The example of the mounting bracket for the belt retractor shows how much design work is involved behind individual details in the body shell. This component was developed using the "bionic mesh design" method. The complex simulation has a positive effect on the overall weight and stability.
Getting rid of excess pounds later is always difficult. Not only diet professionals know this, but also vehicle developers. Ideally, each component is therefore designed to be as light as possible right from the development stage.
The so-called "bionic mesh design" method was used for the mounting bracket for the belt retractor of the EQS. With software support, the designer receives design proposals with the greatest possible lightweight construction potential. However, interpretation and remodelling of these bionic, i.e. nature-inspired, designs would possibly take several weeks using the standard CAD programs of the automotive industry.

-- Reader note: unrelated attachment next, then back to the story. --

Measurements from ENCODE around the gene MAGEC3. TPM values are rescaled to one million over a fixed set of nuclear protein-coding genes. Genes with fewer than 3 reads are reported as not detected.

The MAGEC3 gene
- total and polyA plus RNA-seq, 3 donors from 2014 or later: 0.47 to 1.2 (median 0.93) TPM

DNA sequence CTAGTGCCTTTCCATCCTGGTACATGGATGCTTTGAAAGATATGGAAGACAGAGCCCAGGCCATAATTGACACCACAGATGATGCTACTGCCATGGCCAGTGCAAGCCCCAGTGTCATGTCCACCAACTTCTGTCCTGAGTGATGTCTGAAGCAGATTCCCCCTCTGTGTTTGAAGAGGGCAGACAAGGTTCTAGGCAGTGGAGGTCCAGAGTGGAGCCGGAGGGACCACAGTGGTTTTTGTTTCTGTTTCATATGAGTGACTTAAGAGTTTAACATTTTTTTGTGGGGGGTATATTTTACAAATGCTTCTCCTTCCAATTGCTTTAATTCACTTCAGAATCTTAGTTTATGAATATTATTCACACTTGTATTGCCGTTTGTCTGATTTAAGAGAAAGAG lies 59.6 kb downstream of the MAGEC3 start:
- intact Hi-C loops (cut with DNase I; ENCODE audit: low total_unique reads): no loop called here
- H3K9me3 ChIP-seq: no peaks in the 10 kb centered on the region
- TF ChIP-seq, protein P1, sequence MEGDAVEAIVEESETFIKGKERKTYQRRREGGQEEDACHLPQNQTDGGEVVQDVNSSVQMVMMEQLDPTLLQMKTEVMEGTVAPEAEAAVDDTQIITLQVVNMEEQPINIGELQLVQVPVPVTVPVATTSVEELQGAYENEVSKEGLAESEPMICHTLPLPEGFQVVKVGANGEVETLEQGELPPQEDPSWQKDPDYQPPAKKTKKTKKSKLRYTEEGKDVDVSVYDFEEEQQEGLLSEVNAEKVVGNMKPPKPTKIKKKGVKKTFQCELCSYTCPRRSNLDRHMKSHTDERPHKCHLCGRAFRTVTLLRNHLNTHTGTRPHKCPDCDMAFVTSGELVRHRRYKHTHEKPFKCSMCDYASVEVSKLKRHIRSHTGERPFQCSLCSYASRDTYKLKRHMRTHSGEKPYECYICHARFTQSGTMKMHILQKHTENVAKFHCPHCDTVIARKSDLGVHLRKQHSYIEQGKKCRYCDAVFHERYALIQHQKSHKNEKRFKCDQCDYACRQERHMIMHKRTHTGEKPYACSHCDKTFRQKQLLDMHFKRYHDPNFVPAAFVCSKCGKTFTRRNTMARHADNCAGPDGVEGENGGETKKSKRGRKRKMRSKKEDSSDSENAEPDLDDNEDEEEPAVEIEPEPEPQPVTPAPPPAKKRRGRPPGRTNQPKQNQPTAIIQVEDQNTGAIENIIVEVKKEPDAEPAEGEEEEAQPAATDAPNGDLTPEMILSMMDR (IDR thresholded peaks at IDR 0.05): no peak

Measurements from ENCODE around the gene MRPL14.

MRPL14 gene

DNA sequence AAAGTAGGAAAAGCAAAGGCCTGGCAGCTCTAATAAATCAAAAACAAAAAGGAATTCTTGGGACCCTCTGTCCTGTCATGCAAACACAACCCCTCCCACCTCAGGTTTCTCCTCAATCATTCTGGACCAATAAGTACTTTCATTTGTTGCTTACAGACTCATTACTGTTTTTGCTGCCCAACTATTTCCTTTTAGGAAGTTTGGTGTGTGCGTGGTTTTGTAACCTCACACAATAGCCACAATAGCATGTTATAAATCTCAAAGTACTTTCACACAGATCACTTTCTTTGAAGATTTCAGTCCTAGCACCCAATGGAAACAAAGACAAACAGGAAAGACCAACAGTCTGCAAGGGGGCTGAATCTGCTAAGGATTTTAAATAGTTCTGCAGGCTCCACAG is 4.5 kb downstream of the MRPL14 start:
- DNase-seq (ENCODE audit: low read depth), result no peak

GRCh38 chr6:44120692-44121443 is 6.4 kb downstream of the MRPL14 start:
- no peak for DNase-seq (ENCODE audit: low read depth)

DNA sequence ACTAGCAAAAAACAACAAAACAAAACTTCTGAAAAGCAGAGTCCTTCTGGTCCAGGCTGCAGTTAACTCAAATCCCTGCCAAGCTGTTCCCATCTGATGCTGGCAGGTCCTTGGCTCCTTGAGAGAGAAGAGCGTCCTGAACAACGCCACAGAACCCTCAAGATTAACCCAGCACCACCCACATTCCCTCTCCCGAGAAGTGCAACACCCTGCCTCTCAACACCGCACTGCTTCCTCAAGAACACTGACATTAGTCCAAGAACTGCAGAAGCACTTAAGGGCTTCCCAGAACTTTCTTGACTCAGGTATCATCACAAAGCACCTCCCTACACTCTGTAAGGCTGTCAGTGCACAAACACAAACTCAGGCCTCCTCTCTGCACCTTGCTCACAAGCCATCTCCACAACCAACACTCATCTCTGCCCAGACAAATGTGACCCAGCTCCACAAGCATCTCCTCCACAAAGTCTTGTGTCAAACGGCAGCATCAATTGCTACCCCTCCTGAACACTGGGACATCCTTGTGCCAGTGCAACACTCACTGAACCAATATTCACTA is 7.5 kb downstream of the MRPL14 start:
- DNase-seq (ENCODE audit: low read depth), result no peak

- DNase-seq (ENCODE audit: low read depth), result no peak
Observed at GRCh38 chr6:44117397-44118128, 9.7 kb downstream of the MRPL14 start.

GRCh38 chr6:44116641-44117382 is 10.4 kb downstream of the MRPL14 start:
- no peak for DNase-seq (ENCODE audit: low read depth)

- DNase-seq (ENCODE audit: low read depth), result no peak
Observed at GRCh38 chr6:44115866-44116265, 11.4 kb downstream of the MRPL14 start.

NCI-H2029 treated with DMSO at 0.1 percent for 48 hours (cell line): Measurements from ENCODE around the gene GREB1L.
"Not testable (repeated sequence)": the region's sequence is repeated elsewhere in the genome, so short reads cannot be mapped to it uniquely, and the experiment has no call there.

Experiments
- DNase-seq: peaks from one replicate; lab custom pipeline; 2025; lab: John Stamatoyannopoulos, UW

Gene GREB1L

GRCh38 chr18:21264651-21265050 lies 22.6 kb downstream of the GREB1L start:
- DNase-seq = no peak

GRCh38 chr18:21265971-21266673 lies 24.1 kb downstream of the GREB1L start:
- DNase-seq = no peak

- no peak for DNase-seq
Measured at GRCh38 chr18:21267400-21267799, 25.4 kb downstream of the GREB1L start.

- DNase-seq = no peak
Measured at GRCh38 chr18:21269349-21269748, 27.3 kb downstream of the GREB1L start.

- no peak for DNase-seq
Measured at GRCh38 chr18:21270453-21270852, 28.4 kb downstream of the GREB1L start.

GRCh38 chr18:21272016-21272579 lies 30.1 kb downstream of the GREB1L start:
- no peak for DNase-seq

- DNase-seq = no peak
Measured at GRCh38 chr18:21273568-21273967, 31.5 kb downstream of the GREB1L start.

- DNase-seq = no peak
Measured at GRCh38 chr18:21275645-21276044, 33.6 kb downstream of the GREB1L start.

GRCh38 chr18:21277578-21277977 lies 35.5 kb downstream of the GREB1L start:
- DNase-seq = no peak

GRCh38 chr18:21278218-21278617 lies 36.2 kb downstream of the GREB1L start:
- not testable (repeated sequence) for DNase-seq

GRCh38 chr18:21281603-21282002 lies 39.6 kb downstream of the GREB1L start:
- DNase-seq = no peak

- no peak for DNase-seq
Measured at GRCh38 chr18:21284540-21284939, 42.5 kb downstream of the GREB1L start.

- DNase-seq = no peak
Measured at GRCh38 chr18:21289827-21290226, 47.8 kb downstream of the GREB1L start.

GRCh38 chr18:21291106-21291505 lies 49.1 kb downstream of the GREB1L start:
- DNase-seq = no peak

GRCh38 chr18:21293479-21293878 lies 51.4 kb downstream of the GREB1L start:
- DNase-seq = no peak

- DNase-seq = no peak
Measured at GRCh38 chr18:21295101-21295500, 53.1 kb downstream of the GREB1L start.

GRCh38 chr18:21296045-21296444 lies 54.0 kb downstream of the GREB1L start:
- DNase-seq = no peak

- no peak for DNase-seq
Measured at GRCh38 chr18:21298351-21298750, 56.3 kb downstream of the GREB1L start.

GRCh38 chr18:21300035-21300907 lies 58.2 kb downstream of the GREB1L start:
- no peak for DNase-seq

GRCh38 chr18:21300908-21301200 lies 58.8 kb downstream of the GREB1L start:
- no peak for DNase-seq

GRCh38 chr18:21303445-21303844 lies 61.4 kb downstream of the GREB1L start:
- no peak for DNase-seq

The "Bionic Mesh Design" team at Mercedes-Benz therefore used software tools from the film and gaming industry that are designed to quickly model the geometry of complex objects. Thus, the design proposal became a producible component within a short time. A specially programmed interface enables the geometry of the component to be transferred directly to the Mercedes-Benz CAD systems for further processing. The mounting bracket has since won an award: The "Bionic Mesh Design" team from Mercedes-Benz received a special prize as part of the Daimler Pioneers and Innovation Awards 2019.
The "Bionic Mesh Design" team is currently working together with the forge, foundry and design departments on further pilot projects relating to the chassis, powertrain and overall vehicle design.